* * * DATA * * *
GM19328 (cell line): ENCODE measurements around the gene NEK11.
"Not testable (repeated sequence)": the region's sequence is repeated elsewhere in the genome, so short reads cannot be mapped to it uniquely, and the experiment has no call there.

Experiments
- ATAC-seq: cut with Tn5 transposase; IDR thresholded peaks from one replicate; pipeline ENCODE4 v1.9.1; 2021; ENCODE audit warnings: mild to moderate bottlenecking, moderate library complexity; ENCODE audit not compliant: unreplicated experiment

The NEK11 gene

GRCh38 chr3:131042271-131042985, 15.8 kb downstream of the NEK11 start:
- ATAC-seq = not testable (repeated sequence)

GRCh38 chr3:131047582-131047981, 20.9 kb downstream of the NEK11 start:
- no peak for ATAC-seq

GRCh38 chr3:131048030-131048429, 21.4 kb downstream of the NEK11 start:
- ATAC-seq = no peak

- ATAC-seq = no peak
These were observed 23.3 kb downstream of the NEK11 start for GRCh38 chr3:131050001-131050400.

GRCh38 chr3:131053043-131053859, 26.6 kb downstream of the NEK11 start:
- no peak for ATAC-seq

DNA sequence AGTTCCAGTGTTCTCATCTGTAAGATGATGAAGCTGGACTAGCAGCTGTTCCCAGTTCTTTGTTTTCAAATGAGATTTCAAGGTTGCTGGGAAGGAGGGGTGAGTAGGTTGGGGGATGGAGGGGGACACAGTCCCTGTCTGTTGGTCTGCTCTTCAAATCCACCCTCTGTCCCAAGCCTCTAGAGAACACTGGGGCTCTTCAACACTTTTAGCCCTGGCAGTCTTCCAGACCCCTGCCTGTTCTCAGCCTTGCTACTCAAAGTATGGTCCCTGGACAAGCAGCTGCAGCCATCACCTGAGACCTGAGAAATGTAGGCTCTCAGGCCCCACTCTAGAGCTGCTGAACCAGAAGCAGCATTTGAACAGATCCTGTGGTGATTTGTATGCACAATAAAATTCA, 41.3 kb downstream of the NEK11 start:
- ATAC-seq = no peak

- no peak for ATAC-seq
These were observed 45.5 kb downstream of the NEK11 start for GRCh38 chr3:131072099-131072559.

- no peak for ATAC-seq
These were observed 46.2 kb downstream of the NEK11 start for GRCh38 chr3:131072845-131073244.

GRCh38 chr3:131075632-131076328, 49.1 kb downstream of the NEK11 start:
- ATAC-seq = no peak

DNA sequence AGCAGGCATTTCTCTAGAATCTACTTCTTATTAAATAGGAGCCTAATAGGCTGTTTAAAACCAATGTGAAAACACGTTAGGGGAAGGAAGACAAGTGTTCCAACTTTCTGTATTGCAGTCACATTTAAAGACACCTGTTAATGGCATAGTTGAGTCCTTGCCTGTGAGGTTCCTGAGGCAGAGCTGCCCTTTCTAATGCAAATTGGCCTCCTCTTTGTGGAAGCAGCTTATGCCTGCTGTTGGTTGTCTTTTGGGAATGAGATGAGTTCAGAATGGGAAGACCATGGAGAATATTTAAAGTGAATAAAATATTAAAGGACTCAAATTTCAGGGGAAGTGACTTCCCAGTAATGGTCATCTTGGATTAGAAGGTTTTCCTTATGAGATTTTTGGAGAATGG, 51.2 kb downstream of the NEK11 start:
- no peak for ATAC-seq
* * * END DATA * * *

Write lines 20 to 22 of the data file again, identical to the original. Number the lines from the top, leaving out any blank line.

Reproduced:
- no peak for ATAC-seq
These were observed 46.2 kb downstream of the NEK11 start for GRCh38 chr3:131072845-131073244.

GRCh38 chr3:131075632-131076328, 49.1 kb downstream of the NEK11 start: